RANGOON— Opposition leader Aung San Suu Kyi is urging Burmese artists and writers to help the world understand that their country’s political reforms have stalled and are not leading to democracy.
The chairperson of the National League for Democracy (NLD) met with nearly 100 artists and writers on Monday at the Royal Rose restaurant in Rangoon.
She said foreign governments were wrong in describing Burma as a democratic success story.
“We can’t get development unless the real situation is known. So I would like to urge artists to expose the country’s real situation publicly, and to show in a visible way that our country is not still on a real path to democracy,” Suu Kyi told the group of well-known writers, cartoonists, painters, poets, photographers, editors, translators, publishers and bloggers.
She said political activists had worked with artists to promote democracy since the 1988 nationwide uprising against the then-military government. “Only if we can change the spirit is it a real revolution, and only if we see democracy as a culture, not as a political system, can it be firm,” she said.
Among those in the crowd were prominent writers Chit Oo Nyo, Ah Yoe, Ah Kyi Taw, Juu and Ma Thida, as well as blogger Nay Phone Latt, artist Kyaw Thaung, cartoonists Myay Zar and Aw P Kyel, and the founder of Rangoon’s Free Funeral Services Society, Kyaw Thu.
Htet Myat, chairman of the Myanmar Writers Union, said writers and artists had opposed dictatorship for over 50 years but were imprisoned many times in the process, and that they continued to face restrictions today under the reformist government that took power in 2011.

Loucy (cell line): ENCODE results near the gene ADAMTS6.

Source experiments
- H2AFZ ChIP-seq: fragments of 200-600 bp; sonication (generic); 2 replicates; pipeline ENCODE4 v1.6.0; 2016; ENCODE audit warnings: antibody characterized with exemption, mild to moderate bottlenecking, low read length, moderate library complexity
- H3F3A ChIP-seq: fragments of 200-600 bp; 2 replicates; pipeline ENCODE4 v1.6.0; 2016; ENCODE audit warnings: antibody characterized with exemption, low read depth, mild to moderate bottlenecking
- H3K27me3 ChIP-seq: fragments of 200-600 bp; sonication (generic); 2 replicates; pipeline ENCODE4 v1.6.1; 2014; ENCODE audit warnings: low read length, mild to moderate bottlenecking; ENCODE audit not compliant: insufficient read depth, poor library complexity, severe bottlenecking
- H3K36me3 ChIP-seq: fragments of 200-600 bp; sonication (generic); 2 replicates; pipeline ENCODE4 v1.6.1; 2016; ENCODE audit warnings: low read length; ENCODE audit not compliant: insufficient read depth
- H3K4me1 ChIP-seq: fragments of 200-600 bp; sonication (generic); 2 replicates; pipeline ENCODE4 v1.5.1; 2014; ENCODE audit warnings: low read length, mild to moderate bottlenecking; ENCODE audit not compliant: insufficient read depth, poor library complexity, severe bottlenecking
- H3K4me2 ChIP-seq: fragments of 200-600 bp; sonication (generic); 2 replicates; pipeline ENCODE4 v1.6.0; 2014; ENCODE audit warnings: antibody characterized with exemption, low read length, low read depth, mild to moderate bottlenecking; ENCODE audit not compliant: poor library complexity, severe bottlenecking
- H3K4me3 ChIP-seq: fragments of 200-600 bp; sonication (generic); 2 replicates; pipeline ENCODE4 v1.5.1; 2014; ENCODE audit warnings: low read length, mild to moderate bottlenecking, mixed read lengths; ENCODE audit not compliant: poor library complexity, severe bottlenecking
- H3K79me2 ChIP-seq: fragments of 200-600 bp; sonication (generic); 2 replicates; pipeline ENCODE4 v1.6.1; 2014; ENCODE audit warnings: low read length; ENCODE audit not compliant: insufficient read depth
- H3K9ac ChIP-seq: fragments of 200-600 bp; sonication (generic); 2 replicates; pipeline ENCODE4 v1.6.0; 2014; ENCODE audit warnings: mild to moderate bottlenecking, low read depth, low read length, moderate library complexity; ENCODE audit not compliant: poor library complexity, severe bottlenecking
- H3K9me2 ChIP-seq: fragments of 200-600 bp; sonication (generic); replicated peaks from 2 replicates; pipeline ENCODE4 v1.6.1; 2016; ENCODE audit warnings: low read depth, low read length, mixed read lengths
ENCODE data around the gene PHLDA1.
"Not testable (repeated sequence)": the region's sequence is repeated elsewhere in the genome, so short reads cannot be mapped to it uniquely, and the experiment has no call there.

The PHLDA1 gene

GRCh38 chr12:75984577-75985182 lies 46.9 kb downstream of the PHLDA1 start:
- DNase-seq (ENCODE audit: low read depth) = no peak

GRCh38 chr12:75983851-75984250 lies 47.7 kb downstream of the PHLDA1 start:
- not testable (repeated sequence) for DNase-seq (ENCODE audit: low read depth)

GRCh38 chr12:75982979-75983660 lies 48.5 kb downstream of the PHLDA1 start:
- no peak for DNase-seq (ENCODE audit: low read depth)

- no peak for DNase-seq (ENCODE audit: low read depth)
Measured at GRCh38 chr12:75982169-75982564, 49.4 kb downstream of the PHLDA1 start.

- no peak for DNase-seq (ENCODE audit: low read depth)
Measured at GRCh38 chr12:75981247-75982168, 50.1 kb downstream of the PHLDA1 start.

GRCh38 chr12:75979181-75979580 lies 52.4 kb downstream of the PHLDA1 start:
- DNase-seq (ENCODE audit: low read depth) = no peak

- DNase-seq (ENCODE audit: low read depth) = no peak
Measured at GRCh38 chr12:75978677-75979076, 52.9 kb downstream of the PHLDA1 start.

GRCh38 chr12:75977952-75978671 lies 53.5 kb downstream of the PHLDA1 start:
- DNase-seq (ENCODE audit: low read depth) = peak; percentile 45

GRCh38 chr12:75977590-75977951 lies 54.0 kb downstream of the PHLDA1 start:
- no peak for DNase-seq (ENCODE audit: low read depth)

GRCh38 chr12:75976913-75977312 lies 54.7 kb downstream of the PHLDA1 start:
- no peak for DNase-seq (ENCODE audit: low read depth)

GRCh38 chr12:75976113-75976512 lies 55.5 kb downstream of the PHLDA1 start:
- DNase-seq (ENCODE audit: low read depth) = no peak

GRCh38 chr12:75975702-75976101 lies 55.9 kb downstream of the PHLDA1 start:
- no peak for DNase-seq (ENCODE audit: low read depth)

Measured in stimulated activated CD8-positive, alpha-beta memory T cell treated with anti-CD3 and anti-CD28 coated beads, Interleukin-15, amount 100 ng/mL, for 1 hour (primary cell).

He said he was disappointed earlier this year when Suu Kyi and other NLD lawmakers accepted the government’s proposed publishing law, which has been criticized as overly restrictive. “I would like to request a democracy leader and party that stand beside artists, poets, writers and the media,” he said.
Suu Kyi said Parliament’s passing of the Printers and Publishers Registration Law was a sign of poor communication. “I admit that with the print law, the NLD did not fully stand up for what we should have,” she said. “But the media didn’t negotiate with us. We agreed on that proposal because we understood that the ministry [of information] submitted the law after finishing its own negotiations with the media and reaching an agreement. It shows we need more connection to avoid misunderstandings.”